Name: Chris Holman
UH Affiliation: Spring 2016 Alumnus; Master of Music
Abstract: Pipe organs differ in construction, sound, and decoration in every country and throughout history; the one unifying factor is that they reflect the culture of those who built them. Thus, playing these instruments increases cultural awareness in both the player and listener. I intend to further this relationship by playing the diverse historic organs, and examining Renaissance manuscripts on improvisation in and around Basel, Switzerland.
In parallel with the Fulbright application process, Chris elected to apply for the Frank Huntington Beebe Fund for Musicians, which provides financial support to young musicians seeking advanced music training abroad. Although Chris was a semi-finalist in the 2017-2018 Fulbright U.S. Student Program competition, he did not receive the award. However, Chris was notified in May 2017 that he was selected as a 2017-2018 Beebe Scholar. He will spend a year at the Schola Cantorum Basiliensis in Basel, Switzerland performing on and studying historic organs throughout Europe. Congratulations Chris!!
Why did you apply for the Fulbright U.S. Student Program?
Since I first started playing organ, I was immediately captivated by the old instruments throughout Europe, especially hearing the music of Bach, Mozart, Buxtehude, etc. played on instruments that they probably knew. Applying for the Fulbright and Beebe grants is the ideal way to fulfill that dream, and having such a strong major grants program at UH really made the application process much more feasible.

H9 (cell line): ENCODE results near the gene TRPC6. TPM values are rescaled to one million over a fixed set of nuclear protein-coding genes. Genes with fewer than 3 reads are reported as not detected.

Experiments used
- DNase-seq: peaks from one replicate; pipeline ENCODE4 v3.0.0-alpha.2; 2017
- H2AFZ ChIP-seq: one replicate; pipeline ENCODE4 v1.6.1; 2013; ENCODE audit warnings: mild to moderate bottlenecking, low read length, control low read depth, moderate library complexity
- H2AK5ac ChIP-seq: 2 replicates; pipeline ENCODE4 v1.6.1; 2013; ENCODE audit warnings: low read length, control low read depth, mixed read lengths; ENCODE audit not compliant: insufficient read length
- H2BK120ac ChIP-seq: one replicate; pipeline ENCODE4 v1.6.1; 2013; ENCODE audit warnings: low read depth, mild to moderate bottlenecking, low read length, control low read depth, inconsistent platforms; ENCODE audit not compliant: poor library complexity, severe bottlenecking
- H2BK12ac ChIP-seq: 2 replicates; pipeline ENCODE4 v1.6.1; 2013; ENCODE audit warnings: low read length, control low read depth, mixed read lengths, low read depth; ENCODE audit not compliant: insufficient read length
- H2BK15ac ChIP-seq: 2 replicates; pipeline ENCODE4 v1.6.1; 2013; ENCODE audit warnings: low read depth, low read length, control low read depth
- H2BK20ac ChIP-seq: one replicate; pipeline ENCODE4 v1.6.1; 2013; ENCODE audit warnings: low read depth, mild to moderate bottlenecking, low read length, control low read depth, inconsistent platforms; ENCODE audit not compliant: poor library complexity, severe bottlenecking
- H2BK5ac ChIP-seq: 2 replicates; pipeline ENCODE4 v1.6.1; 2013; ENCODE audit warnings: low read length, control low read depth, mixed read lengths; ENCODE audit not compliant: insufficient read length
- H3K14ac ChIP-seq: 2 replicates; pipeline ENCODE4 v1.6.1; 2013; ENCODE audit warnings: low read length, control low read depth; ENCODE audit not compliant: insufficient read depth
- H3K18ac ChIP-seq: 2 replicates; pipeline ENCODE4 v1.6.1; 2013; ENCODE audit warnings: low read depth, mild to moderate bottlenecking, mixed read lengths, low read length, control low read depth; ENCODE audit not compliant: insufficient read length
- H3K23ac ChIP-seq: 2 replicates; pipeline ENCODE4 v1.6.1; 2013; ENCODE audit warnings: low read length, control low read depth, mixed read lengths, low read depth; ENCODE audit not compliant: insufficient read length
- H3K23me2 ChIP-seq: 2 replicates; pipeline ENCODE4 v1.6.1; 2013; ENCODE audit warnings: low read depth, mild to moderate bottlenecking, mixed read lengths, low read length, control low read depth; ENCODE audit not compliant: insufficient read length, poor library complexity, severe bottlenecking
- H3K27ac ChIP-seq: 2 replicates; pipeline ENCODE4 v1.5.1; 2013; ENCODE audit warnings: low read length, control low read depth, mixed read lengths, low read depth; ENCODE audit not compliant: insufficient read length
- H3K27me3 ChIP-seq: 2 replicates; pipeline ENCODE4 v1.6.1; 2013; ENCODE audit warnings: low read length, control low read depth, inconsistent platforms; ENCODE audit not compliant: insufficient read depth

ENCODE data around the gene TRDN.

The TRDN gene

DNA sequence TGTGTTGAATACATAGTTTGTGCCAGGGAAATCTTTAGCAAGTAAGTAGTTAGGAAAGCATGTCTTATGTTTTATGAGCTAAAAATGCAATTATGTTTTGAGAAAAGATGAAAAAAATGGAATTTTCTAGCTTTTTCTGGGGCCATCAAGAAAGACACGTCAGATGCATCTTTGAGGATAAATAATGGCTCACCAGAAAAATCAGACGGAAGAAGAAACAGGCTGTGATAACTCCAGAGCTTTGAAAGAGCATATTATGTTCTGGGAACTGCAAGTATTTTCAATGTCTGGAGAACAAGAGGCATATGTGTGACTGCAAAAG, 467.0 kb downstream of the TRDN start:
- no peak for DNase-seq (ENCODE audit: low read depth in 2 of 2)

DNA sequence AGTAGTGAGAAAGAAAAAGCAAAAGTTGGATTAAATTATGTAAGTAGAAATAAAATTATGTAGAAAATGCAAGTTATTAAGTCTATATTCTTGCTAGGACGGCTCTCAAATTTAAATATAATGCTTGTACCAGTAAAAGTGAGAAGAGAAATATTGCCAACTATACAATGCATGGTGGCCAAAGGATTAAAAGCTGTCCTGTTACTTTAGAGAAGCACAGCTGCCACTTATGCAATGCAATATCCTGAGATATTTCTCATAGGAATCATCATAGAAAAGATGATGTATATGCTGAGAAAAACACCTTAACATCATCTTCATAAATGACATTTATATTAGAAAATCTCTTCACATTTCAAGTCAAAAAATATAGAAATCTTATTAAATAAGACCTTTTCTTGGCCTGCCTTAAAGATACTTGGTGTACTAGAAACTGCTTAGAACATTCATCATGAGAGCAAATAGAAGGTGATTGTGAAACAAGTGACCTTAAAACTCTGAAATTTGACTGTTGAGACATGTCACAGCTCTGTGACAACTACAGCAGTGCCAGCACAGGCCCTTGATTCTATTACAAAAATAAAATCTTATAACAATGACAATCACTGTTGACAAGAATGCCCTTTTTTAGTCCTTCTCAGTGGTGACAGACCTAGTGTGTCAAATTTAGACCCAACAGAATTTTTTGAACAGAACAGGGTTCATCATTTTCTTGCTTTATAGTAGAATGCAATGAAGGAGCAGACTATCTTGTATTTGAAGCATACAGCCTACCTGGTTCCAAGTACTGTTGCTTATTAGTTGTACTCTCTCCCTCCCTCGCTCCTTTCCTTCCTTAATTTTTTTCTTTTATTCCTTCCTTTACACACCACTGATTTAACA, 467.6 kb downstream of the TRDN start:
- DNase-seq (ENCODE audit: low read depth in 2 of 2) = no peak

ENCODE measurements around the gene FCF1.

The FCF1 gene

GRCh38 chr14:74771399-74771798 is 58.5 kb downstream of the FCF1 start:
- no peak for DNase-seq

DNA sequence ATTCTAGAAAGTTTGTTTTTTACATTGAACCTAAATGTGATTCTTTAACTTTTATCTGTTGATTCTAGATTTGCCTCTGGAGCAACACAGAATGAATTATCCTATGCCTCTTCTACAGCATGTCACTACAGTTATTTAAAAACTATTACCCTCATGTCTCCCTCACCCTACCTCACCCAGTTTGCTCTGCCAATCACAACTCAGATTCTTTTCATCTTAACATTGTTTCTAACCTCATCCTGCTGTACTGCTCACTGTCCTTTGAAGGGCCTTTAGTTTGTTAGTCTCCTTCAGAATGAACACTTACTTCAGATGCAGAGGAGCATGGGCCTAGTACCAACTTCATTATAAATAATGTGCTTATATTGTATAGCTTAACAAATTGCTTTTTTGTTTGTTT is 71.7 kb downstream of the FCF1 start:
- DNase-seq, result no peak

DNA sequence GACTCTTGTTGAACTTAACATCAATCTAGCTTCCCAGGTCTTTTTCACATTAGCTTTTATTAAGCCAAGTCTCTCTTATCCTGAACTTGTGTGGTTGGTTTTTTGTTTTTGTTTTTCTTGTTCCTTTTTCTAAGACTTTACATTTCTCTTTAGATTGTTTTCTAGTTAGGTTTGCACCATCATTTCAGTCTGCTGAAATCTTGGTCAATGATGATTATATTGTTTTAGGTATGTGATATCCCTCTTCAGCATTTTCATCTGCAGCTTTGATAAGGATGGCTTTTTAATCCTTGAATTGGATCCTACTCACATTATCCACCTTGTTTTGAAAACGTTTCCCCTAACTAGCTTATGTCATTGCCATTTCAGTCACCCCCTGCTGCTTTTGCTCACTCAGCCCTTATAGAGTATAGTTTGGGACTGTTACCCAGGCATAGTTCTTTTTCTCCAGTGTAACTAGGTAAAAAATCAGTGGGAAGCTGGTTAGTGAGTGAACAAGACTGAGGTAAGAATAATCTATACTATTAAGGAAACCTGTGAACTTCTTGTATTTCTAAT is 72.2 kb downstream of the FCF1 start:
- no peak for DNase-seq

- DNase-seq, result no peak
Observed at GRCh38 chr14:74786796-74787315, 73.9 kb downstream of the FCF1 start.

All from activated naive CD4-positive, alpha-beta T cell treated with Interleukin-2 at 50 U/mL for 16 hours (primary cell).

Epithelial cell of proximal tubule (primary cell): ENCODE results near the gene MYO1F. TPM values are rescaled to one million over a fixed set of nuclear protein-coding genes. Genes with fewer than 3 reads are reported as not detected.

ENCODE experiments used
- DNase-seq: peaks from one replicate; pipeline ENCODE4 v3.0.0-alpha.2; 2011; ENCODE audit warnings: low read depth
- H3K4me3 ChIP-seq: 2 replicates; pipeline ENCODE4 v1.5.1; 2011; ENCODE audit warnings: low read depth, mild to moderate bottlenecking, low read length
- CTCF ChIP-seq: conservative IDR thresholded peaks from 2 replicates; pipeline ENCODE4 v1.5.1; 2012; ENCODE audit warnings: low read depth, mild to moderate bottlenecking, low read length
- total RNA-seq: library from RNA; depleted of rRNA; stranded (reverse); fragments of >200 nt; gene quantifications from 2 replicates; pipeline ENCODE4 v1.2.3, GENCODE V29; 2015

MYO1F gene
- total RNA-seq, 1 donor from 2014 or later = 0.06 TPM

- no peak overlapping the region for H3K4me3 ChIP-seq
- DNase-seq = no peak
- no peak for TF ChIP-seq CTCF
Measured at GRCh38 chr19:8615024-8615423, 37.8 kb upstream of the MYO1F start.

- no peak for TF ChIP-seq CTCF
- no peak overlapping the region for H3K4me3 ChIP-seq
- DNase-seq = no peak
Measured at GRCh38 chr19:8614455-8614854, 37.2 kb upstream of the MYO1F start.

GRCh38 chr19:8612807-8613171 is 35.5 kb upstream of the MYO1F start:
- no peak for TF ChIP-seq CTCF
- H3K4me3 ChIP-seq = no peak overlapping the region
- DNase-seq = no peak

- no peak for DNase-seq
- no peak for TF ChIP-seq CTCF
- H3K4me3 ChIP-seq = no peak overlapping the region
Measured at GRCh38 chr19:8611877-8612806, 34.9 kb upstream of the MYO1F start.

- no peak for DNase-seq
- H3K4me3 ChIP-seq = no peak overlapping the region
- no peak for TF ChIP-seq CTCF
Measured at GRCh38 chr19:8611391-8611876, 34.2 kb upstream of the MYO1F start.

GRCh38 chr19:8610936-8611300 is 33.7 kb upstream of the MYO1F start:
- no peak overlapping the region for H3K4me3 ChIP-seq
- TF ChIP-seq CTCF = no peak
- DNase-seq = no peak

What was the most challenging aspect of the Fulbright application process?
Coming up with not only a viable, but competitive project and condensing the idea into two pages proved extremely difficult. Drs. Asmussen and Armstrong from the UH Fulbright team were tremendously helpful, as were several of my professors who knew my area of study well. While the proposal itself was a fairly major ordeal, I’m very grateful to all my UH team of advisors for making it much less so!
What is one interesting thing you learned about yourself when developing your application essays and materials?
Applying for these grants really helped me focus my thoughts about my field and what I’m ultimately doing in music. My project consists of performing and studying historic pipe organs throughout Europe, and over the process of writing the proposal I consciously realized that the organs are not only reflections of the period in which they are built, but of the people themselves — yet, while we all speak different languages and organs vary greatly between region, music is one thing that can unite us all, regardless of our individual backgrounds. As such, my role as an organist is actually a musical ambassador. I believe that making that cultural connection has made my playing more communicative and was a key part of why my proposal was successful.